Take instant photos in a setting created just for this opportunity. Present the guests their photo in a frame of your choice. Affix a piece of magnetic material on the back so that it can be kept on display in the home.

Make each of your guests write down 5 resolutions, each on its own slip of paper. Pull one slip of paper out of a hat at a time and read it out loud. Everyone has to write down who they think made each resolution. At the end of the readings, the person who guessed the most correctly wins a prize. Read some of the wrong guesses out loud for fun!

Go through old magazines from the past year, or to your local library (this is fun research though) to search through old news articles. Find many events that took place in the past year. Make a list of these events, and have your guests guess which month the event took place in.



Should auld acquaintance be forgot,
And never brought to mind?
Should auld acquaintance be forgot,
And days of auld lang syne?
And days of auld lang syne, my dear,
And days of auld lang syne.
Should auld acquaintance be forgot,
And days of auld lang syne?
We twa hae run aboot the braes
And pu'd the gowans fine.
We've wandered mony a weary foot,
Sin' auld lang syne.
Sin' auld lang syne, my dear,
Sin' auld lang syne,
We've wandered mony a weary foot,
Sin' auld ang syne.
We twa hae sported i' the burn,
From morning sun till dine,
But seas between us braid hae roared
Sin' auld lang syne.
Sin' auld lang syne, my dear,
Sin' auld lang syne.
But seas between us braid hae roared
Sin' auld lang syne.
And ther's a hand, my trusty friend,
And gie's a hand o' thine;
We'll tak' a cup o' kindness yet,
For auld lang syne.
For auld lang syne, my dear,
For auld lang syne,
We'll tak' a cup o' kindness yet,
For auld lang syne.




1 package fudge brownie mix (8-in sq pan size)
1 package (14 oz.) caramels
1/4 C evaporated milk
1-1/4 C coarsely chopped pecans
2 - 8 oz. packages cream cheese, softened
1/2 C sugar
2 eggs
2 - 1 oz. semisweet choc. squares, melted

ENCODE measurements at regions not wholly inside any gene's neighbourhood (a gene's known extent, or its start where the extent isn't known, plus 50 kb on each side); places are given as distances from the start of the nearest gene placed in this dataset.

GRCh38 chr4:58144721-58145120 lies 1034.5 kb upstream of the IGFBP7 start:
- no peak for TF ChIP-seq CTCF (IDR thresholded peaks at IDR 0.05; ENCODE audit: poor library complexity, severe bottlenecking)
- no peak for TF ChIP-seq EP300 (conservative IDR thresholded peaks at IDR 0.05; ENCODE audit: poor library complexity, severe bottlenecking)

2 - 1 oz. unsweetened choc. squares, melted


Prepare brownie batter according to the package directions. Spread into a greased 9 in. springform pan. Bake at 350 degrees for 20 minutes. Cool for 10 minutes on a wire rack. Meanwhile, in a microwave-safe bowl, melt caramels with milk. Pour over brownie crust; sprinkle with pecans. In a mixing bowl, combine the cream cheese and sugar; mix well. Add eggs, beating on low speed just until combined. Stir in melted chocolate. Pour over pecans. Bake at 350 degrees for 35-40 minutes or until the center is almost set. Cool on a wire rack for 10 minutes. Run a knife around edge of pan to loosen; cool completely. Chill overnight. Remove sides of pan before serving. Store leftovers in the refrigerator.

Use quantities needed for your group:
Soft white bread
Your favorite sandwich fillings (examples: PB&J, tuna salad, egg salad, ham salad, etc.)
Spread a thin layer of sandwich filling on one slice of bread. Top with other slice. Cut off crust. Cut sandwiches into shapes with large cookie cutters, or cut into "fingers" (long strips).

Ingredients: 1 can frozen pineapple-grapefruit-juice concentrate
1 can frozen pineapple-orange-juice concentrate
1 chilled 28 oz. bottle ginger ale
Pineapple chunks
Green cherries
Directions: 1) Mix frozen juices as labels direct.
2) Pour over ice in large punch bowl.
3) Add ginger ale.
4) Top with pineapple and cherries.

Yield: 19 half-cup servings

Ingredients: For Muffins:
1 cup soft butter (no substitute)
1/2 cup sugar
1 egg
1/2 teaspoon vanilla extract
1/2 teaspoon almond extract
2 cups all-purpose flour, measured before sifting

For Almond Macaroon Filling:
2 eggs
1/2 cup sugar
1 1/4 cups finely chopped blanched almonds
1 teaspoon almond extract
For Almond Macaroon Filling:

1) Beat 2 eggs until light and foamy.
2) Gradually beat in 1/2 cup sugar until well blended.
3) Fold in 1 1/4 cups finely chopped blanched almonds and 1 teaspoon almond extract.
For Muffins:
1) Cream butter and sugar thoroughly in large bowl of electric mixer.
2) Beat in egg, flavorings, and flour.
3) Drop with teaspoon into tiny greased muffin cups, pressing dough over bottom and up around sides.
4) Chill.
5) Heat oven to 325 degrees.
6) Fill little cups with Almond Macaroon Filling.
7) Bake about 25 to 30 minutes.

Yield: 3 dozen tiny muffins.

Hint: Double the recipe for a cocktail supper for about 20.

Ingredients: 1 large fresh pineapple
1/2 pound sweet cherries
Directions: 1) Cut a 1-inch slice from top of pineapple, keeping all the spiny leaves intact.
2) Wash leaves thoroughly and wipe dry.
3) Press leaves outward, curving them to represent branches of a tree.
4) Set upright on the cut surface and stick cherries on ends of leaves.
5) Use as a center of a large salad plate arrangement or as hors d'oeuvres server.